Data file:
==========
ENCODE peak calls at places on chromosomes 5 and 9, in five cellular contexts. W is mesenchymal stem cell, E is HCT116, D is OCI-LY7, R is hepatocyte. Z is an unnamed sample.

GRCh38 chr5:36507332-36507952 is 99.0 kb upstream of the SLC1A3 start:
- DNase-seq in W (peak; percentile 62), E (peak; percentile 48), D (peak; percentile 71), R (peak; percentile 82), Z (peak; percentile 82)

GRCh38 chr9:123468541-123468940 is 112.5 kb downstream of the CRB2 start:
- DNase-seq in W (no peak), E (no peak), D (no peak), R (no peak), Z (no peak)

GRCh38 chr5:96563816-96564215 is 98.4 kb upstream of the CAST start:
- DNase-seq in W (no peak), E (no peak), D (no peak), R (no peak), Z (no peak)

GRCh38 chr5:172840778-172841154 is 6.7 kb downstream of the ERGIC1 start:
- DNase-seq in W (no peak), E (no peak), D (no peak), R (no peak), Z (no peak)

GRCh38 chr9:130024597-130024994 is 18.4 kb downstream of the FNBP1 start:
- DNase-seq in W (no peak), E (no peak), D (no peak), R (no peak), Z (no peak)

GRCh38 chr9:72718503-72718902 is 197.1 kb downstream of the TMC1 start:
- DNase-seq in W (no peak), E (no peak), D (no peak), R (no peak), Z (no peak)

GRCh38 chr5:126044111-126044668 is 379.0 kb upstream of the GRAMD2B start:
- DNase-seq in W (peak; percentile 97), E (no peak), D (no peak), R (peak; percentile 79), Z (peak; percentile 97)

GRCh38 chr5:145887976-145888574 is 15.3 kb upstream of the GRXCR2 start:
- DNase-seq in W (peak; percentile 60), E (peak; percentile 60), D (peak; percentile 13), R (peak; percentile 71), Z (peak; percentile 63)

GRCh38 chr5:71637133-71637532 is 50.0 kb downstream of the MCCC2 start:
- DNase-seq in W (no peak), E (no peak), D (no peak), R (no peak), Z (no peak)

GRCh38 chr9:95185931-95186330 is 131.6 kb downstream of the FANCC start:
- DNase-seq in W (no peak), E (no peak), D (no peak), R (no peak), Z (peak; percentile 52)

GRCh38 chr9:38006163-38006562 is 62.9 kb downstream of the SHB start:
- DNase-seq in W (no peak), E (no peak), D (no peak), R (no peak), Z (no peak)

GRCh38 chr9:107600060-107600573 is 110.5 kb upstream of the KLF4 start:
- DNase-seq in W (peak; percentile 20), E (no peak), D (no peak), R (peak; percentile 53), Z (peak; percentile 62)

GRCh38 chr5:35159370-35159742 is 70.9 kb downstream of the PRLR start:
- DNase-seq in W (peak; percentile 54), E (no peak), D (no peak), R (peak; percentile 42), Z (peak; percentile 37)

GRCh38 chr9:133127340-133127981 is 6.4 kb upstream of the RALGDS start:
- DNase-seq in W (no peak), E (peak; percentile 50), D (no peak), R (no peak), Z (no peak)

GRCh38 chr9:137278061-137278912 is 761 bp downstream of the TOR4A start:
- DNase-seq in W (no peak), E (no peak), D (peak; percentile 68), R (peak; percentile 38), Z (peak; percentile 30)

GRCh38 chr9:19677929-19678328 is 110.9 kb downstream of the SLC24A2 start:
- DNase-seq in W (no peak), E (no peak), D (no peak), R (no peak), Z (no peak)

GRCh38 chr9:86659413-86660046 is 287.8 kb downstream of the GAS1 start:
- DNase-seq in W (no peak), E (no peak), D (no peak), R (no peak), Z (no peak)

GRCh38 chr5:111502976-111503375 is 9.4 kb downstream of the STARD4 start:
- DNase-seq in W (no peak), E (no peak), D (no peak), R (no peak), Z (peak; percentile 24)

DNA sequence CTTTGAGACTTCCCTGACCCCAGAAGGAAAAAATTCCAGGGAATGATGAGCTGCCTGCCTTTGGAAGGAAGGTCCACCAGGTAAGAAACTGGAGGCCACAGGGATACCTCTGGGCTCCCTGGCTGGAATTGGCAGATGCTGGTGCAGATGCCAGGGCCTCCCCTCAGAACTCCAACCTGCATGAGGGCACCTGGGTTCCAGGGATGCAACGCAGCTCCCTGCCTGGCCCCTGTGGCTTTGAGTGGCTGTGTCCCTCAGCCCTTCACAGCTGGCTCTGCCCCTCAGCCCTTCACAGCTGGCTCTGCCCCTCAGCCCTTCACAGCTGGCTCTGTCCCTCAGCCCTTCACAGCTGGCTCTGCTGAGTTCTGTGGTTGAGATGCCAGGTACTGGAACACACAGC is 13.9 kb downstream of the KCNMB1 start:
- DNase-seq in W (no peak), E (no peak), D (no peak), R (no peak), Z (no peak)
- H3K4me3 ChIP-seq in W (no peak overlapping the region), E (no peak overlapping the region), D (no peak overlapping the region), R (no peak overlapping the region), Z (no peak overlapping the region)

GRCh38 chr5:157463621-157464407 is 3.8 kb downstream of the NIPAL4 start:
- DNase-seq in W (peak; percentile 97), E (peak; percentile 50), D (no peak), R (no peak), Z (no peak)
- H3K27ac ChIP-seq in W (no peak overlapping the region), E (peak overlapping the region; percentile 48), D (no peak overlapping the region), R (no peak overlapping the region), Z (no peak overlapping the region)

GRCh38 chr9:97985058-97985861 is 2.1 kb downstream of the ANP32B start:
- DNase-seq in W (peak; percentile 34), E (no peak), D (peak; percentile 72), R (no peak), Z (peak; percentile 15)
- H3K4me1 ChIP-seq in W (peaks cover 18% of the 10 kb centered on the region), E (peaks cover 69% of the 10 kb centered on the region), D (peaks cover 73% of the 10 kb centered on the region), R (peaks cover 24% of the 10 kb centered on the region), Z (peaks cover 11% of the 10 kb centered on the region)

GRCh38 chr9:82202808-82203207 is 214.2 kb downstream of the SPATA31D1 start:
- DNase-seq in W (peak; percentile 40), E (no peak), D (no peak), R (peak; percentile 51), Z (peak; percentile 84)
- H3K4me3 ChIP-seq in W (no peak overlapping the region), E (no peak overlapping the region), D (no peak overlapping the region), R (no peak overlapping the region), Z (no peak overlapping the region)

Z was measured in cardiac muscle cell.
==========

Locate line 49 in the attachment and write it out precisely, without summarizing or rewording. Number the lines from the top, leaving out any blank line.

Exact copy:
- H3K4me3 ChIP-seq in W (no peak overlapping the region), E (no peak overlapping the region), D (no peak overlapping the region), R (no peak overlapping the region), Z (no peak overlapping the region)